Shannon BexSHANNON: I’ve played in many bands and been apart of many live acts that use musicians in my career. And you do create a bond with one another. Especially when playing so many gigs and being on the road. I have had an instance where someone I was working with got a little too involved in my professional career. So much so that they felt it was okay to answer and respond to fans on my behalf. They never meant it to come across wrong. If anything they just felt so close and that they knew me so well it wouldn’t be a problem. BUT it was! It’s not the musicians place to handle any social media in regards to the act they support. There is a lot of PR and management planning that goes into interactions with the fans and press. No matter how tempting or how well you, the musician, think you know the artist, let them handle their own business.

TMG: Is it wise for a side musician to ever be a close friend to the artist, or should they keep it strictly business?

SHANNON: I don’t think you can help but form a friendship when working so closely with someone. That’s what makes the road so much fun! However, the bottom line should remain that there is a business to run and a job to be done. It wouldn’t be fair for the artist to distract the musician from the task, or vice versa. There’s a time to goof around and then there’s a time to put on a great show.

TMG: So, when did you personally start performing?

SHANNON: I started dancing at the age of 6 and started singing in my high school choir.

TMG: And how did that eventually translate into paid gigs?

SHANNON: Getting paid as an entertainer is a long road. There are still times where getting paid, or at least fair pay, is difficult. There are so many singers and musicians willing to do the job for less. It’s a very competitive field. I didn’t start making money as a dancer until the NBA, when I was 19 and dancing for the Portland Trail Blazers. As for singing, my first paid gig was probably at 22, in a cover band.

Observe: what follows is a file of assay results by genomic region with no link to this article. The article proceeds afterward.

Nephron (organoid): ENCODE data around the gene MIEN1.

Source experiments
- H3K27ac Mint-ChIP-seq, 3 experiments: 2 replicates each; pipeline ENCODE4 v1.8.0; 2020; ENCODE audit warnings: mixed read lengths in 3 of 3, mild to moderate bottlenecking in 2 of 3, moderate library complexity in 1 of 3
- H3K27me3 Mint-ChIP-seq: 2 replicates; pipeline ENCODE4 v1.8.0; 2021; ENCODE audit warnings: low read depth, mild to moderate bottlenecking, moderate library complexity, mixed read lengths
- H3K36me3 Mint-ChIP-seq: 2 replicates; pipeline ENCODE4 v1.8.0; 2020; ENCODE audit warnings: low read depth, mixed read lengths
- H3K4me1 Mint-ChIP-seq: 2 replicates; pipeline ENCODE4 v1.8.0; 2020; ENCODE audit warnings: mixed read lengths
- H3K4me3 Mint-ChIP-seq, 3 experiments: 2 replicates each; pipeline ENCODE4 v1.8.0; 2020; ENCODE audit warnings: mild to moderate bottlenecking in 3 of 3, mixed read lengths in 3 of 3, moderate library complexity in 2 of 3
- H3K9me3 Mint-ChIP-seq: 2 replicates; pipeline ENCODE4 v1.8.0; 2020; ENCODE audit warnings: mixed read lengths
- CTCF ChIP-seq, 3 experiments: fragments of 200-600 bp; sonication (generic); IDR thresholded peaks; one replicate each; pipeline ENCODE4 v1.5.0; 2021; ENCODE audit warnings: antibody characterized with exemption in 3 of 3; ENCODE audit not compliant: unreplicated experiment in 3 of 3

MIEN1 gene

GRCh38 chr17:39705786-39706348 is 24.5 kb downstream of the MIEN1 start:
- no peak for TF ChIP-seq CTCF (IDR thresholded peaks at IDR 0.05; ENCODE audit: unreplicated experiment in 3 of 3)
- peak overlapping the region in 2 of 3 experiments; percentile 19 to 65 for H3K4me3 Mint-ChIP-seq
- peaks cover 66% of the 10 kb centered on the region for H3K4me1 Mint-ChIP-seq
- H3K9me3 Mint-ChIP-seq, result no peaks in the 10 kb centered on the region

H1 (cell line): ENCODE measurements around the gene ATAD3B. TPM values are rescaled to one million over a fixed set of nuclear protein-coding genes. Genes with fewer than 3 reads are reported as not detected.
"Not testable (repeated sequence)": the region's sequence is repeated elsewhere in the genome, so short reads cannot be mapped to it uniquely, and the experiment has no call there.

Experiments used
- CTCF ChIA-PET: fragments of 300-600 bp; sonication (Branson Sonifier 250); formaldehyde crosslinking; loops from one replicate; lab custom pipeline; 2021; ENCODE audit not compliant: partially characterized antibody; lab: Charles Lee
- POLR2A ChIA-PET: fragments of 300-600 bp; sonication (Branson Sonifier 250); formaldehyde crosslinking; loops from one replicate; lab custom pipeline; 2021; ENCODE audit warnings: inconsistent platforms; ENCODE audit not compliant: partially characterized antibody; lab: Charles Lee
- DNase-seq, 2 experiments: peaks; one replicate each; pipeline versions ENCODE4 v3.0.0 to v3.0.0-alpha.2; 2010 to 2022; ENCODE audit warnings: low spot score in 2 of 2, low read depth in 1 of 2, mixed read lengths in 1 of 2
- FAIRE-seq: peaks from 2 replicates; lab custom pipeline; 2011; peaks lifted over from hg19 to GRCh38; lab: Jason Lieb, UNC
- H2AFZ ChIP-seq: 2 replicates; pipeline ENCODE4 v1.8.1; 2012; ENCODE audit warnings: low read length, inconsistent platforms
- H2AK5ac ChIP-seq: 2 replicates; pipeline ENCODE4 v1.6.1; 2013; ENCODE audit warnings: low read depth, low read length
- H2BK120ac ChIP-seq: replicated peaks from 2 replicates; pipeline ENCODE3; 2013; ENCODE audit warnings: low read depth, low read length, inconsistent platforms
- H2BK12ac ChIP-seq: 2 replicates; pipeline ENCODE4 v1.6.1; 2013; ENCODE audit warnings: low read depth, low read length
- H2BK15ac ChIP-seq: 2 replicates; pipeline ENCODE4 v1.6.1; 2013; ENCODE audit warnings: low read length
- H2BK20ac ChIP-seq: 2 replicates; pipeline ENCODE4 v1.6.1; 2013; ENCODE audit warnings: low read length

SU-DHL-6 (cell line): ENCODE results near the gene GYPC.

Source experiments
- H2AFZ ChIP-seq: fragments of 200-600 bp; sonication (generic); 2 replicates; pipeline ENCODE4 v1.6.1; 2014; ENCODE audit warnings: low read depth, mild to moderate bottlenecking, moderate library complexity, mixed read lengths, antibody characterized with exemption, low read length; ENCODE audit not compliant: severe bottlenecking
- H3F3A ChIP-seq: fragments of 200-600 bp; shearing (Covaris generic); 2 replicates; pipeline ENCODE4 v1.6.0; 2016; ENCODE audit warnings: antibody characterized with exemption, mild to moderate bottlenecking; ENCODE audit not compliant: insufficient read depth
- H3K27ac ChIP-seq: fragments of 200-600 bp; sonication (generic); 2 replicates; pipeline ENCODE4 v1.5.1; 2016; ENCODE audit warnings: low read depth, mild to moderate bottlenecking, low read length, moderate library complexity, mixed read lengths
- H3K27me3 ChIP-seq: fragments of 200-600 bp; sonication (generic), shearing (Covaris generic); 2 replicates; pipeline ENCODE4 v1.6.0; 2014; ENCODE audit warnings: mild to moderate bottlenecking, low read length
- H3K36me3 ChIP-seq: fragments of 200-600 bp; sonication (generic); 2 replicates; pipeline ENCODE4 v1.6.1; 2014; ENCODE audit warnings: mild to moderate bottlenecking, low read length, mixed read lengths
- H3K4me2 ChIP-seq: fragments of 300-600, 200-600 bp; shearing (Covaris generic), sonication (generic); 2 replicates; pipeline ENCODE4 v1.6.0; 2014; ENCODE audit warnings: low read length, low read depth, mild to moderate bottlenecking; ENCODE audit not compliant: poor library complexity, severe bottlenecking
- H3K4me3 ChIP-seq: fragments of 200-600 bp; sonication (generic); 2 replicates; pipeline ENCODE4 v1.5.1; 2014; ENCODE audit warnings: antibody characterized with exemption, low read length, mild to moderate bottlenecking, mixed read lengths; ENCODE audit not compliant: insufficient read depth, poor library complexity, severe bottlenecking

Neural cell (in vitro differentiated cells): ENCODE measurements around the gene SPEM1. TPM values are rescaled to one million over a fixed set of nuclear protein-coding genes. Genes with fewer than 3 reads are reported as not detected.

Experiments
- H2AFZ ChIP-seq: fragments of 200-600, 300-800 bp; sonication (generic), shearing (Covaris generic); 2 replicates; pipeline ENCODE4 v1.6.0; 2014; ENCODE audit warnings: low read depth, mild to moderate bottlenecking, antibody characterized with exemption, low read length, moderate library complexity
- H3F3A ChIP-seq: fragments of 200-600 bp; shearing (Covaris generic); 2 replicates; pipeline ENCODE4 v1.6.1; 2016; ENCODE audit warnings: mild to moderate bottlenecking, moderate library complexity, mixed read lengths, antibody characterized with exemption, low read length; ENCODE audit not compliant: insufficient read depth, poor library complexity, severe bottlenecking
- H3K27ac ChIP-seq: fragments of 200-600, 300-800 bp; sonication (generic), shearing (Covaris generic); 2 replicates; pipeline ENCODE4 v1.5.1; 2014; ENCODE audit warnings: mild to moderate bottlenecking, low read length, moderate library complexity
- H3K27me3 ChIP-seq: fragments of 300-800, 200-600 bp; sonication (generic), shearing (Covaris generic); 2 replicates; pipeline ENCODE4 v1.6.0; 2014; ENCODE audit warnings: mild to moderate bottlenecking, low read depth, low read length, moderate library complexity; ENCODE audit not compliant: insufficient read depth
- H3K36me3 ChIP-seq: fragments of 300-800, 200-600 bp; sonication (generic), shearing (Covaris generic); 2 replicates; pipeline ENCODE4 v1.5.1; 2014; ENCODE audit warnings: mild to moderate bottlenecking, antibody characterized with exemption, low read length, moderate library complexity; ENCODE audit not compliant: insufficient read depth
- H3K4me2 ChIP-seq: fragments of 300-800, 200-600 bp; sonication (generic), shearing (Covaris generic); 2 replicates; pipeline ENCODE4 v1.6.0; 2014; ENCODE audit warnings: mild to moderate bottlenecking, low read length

TMG: After the “Danity Kane” break up in 2009, did you take a break from music?

Shannon BexSHANNON: I did take a short break for a couple of reasons. My husband and I had just closed on our first home together, a little barn house on 10 acres in Oregon. After 4 years on the road and grinding, I needed a little time for my soul. Also I was still under my label contract. My attorney advised me to lay low for a little while until I was released. That took another year and a half.

TMG: Most people believe, if you have achieved a high level of success already, things must come easier to you on future projects and entertainment business ventures. Is that true?

SHANNON: It’s a difficult business, you will always have to fight to be heard, to find opportunities and to be taken seriously. It’s a constant battle to stay relevant. Once you “break through” you have to work hard to stay there.

TMG: Nashville was lucky to have you for a time, as you were working on your solo career. Were Music Row doors wide open and waiting for you?

SHANNON: No, the doors were not wide open. In fact when people answered, the chain was still on the door when it was slightly opened. I got a foot in long enough to explain I was here to work and prove myself. Honestly country could care less about Sean “Diddy” Combs or a multi-platinum artist that came from the R&B/Pop world.